A frustrated drug treatment provider said New York’s political leaders care more about promoting marijuana than combating substance abuse.
Luke Nasta, founder and CEO of Camelot Counseling Centers, fumed that it takes longer to open a residential drug treatment center than to cut ribbons on other massive glitzy projects that ex-Gov. Andrew Cuomo moved heaven and earth to help complete: the Mario Cuomo Bridge and the UBS Arena for the Islanders hockey team, for example.
Nasta received funding from the state Office of Addiction Services and Supports to open two residential treatment facilities.
OASAS awarded Camelot $11.4 million in 2016 to open a 35-bed residential facility to help men recover from substance abuse on a Port Richmond Avenue site in Staten Island.
The site, owned by Camelot, remains a vacant lot six years later.
Meanwhile, Gov. Kathy Hochul — then lieutenant governor –visited Camelot in 2018 and participated in the announcement of a separate $16.5 million, 25-bed residential treatment program for women suffering from addiction, to be located on the grounds of Sea View Hospital Rehabilitation Center and Home in the borough, which is owned by NYC Health and Hospitals.
Four years later, that facility is only in the design phase. Construction is not expected to begin until mid-2022, at the earliest.
“It’s just not a priority. Look how quickly the Javits Center was converted into a temporary hospital during the coronavirus pandemic,” Nasta told The Post.
“It feels like health discrimination against substance abusers,” he said. “If opening drug treatment facilities were a priority, they’d be open already.”
In a newsletter to the Camelot community, Nasta said, “I wish I could say we opened either of our 2 residential programs, but the wheels of progress turn slowly. It may be in 2023 when we can open our doors to men, women, and children attempting to recover from the ravages of addiction.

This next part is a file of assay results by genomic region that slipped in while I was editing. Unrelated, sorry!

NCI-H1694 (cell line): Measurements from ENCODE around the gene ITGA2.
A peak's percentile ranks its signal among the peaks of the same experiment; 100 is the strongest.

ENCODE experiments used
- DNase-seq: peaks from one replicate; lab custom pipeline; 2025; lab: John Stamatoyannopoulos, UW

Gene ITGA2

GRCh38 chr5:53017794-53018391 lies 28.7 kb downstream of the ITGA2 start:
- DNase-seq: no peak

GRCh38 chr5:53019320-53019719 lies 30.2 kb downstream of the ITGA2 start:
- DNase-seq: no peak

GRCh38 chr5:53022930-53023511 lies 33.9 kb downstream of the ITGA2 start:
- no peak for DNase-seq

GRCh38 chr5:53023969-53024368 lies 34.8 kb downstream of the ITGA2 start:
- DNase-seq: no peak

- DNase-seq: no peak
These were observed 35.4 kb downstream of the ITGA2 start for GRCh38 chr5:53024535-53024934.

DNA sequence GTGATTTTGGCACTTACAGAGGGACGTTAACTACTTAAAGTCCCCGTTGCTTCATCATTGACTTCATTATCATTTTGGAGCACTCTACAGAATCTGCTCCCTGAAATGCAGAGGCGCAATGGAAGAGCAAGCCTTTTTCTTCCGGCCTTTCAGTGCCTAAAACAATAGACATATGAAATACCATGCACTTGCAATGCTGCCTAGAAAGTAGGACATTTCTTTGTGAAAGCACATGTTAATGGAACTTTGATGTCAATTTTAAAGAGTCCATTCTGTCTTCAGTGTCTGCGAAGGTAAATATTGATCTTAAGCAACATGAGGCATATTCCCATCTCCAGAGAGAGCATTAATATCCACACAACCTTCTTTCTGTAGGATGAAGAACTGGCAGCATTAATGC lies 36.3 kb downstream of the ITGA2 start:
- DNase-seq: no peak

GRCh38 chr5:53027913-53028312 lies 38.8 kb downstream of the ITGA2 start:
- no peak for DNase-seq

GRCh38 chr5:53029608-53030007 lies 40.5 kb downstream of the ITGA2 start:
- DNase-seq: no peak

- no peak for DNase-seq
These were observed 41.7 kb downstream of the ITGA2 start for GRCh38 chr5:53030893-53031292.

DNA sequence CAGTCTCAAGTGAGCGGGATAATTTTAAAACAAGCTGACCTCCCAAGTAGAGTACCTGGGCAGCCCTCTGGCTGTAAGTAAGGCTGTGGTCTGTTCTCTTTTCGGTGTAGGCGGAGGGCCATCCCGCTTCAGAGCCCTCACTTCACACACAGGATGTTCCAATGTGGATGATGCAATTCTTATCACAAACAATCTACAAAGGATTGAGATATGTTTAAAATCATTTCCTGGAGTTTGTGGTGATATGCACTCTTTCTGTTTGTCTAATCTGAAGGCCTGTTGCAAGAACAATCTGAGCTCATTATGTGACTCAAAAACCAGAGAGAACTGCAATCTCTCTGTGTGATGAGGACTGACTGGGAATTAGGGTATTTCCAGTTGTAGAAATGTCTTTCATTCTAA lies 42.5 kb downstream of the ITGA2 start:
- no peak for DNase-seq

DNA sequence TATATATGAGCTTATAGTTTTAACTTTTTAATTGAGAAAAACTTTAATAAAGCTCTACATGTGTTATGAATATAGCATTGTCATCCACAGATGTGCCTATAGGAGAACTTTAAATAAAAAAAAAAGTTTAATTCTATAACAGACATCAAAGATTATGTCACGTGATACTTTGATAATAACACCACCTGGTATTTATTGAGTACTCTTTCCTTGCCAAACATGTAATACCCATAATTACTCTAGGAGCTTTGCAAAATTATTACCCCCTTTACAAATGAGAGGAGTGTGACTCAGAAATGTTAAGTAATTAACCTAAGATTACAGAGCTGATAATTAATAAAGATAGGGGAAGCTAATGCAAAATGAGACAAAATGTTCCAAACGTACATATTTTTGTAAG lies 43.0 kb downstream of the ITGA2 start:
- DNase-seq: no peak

“This past year we have witnessed the surrender to legal recreational pot use. A gutless attempt to circumvent discriminatory law enforcement at the cost of our long-term public health, a tragedy,” he added in the newsletter.
He referred to Albany’s approval of the recreational sale for the adult use of marijuana. Weed and other forms of cannabis could be sold in retail stores later this year.
“Marijuana is not a good thing for the developing brain,” Nasta said.
Overdose deaths reached historic highs in New York City during the ongoing COVID-19 crisis — with more than 2,243 people dying from drug overdoses during the fiscal year ending March 31, 2021 with a vast majority involving heroin and/or the potent synthetic opioid fentanyl. That’s a 36 percent spike from the prior year, when 1,653 people died from overdoses, according to the Centers for Disease Control and Prevention.
Nasta blamed bureaucratic inertia by both the city and state-aided by the lack of support by former Cuomo and former Mayor Bill de Blasio — for years-long delays in opening treatment centers.
“You have to have the state and city working together. It’s Cuomo and de Blasio’s fault,” he said.
De Blasio instead focused on opening controversial legal shooting galleries or injection sites to reduce overdose deaths.
“Maybe with new Gov. Kathy Hochul and Mayor Eric Adams, expansion of drug treatment programs will be a priority,” Nasta said.
Hochul’s office referred questions to the state Office of Addiction Services and Supports.
OASAS spokesman Evan Frost responded, “Meeting the ongoing need for treatment continues to be a top priority for OASAS, whether it is residential treatment, inpatient, outpatient, or Opioid Treatment Program. We will continue to work with our providers throughout the state to expand and enhance our services wherever they are needed, so that all New Yorkers in need of help for addiction issues are able to receive it.”
OASAS would not say how long on average it takes to open a substance abuse facility, saying it varies from project to project depending on circumstances.
The agency said ultimately it’s the responsibility of the drug treatment provider to obtain local approvals, find a contractor, and construct the facility. OASAS does not issue local construction approvals or hold construction contracts, state officials said.
But Nasta said the state Dormitory Authority was involved in issuing bids for the architect and general contractor for both of his projects. Camelot then entered in a contract with both.
He also complained that the city Buildings Department caused unnecessary delays by labeling the Port Richmond facility as an apartment building rather than a treatment center.
Sen. Diane Savino, a Democrat who represents Staten Island and parts of southern Brooklyn, said community opposition also is a factor in slowing down the opening of residential drug treatment centers.
“Everyone says we need drug treatment — `but not here,’” Savino said.
“It’s very frustrating. Meanwhile people are dying every day from substance abuse. People have a bias against drug addicts.”